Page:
Bladder cancer is a major cause of morbidity, mortality and health-related costs. Urothelial carcinoma is by far the most common histologic type of bladder cancer and may also arise from the upper urinary tract, e.
g renal pelvis and ureter, as well as from the proximal urethra There have been no major advances in the development of new systemic therapies for urothelial carcinoma for over two decades, which may be related to prior lack of profound comprehension of biological pathogenetic mechanisms However, in the last few years there has been a major shift in the development of new promising therapies that stem from improved molecular profiling of this malignancy Developments in molecular biology, genomics, bioinformatics and immunology provide a solid foundation for therapeutic advances A plethora of novel treatment targets and biomarkers are being evaluated, but there has been no molecular biomarker with established clinical utility so far Genomic characterization of each patient's tumor has not been implemented due to the high cost, lack of validated standardized techniques that could be available in different laboratories, as well as absence of validated biomarkers and available therapeutic agents with clinically proven benefit However, genomic characterization before treatment has now started to be implemented in novel clinical trial designs in order to contribute to proper patient selection based on biomarker-based enrichment strategies Several "umbrella" or "basket" type, molecular biomarkers-based trials, in which patient eligibility and/or stratification is based on the presence of specific genetic alterations regardless of tissue of origin and/or histology, are being launched Mathematical models and bioinformatics platforms that perform high level computational integrated pathway analysis may reveal clinical relevant signaling pathways amenable for targeting in individual patient tumors Moreover, the high mutational burden of urothelial carcinoma may create numerous neo-antigens that may explain the very promising results with immune checkpoint inhibitors in early phase clinical trials A combination of several, e g DNA, mRNA, miRNA, protein, and other molecular biomarkers merit further investigation, but this process has to be based on stringent criteria that test and prove clinical utility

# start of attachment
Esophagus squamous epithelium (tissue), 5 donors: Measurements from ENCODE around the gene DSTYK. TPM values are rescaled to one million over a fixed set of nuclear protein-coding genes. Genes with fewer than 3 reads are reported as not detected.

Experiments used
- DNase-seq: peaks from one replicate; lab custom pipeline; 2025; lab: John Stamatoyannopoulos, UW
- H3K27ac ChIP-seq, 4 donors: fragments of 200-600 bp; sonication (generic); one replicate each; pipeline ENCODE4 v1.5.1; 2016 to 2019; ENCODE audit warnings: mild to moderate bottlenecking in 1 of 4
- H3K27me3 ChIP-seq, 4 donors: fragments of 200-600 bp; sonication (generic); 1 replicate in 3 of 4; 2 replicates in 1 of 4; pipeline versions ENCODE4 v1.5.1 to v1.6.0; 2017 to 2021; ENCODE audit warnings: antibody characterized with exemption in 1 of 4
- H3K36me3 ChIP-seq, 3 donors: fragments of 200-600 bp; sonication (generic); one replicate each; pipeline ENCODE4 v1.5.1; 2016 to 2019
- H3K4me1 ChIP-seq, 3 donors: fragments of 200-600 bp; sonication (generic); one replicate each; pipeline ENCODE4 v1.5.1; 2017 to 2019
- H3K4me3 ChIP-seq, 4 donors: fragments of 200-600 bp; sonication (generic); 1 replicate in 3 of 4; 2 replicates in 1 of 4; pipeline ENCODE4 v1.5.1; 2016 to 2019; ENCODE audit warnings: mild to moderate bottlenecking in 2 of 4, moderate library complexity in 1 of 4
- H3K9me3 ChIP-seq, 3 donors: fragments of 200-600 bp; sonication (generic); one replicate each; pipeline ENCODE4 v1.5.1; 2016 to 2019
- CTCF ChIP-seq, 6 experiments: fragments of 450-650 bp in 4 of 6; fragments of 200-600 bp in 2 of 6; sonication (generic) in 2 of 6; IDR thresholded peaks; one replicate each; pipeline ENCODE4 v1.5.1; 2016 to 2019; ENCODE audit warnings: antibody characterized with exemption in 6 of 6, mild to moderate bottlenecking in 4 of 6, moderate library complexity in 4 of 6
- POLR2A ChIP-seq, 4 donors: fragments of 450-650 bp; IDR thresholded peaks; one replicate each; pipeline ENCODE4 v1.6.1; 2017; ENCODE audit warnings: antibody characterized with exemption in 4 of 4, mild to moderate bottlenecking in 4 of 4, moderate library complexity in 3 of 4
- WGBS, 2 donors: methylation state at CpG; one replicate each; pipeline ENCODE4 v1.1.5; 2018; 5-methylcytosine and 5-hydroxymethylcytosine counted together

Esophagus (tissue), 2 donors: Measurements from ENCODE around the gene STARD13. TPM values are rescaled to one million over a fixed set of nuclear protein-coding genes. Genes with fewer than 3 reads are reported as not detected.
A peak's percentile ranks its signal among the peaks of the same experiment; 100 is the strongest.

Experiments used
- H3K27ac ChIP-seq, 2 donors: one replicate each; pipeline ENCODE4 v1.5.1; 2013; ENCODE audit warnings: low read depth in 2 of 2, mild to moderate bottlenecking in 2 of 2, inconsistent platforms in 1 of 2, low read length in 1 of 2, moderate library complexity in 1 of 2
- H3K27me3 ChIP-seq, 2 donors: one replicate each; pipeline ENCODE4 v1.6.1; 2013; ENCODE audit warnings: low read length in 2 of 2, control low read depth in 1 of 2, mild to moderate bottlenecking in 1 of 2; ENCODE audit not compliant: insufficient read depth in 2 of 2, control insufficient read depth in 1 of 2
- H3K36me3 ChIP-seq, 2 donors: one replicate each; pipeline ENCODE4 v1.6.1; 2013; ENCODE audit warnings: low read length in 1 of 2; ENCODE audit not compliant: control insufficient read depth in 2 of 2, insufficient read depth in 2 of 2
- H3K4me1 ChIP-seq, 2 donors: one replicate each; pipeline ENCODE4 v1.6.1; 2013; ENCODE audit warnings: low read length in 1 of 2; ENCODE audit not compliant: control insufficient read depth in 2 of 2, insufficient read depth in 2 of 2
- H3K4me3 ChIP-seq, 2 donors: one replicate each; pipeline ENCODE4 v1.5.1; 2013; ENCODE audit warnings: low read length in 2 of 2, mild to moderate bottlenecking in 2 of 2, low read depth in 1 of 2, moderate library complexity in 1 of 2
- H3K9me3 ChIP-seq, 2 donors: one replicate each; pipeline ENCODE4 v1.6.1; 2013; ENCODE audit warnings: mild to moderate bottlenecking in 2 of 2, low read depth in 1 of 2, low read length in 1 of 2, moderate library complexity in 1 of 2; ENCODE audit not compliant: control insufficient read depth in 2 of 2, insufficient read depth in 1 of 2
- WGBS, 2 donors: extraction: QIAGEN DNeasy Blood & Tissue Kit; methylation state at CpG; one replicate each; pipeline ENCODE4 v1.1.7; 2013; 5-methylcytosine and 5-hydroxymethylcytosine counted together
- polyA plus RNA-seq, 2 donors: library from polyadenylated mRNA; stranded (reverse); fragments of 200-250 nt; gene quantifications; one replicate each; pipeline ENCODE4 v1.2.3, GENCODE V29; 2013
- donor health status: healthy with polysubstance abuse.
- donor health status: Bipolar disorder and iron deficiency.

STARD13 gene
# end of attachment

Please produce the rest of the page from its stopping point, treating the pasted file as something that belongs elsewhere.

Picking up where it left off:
Seminars in cancer biology 2015 Aug 22 [Epub ahead of print]
Petros D Grivas, Marilena Melas, Athanasios G Papavassiliou
Taussig Cancer Institute, Department of Hematology/Oncology, Cleveland Clinic, Cleveland, OH 44195, USA , USC Norris Comprehensive Cancer Center, University of Southern California, Los Angeles, CA 90033, USA , Department of Biological Chemistry, University of Athens, Medical School, 11527 Athens, Greece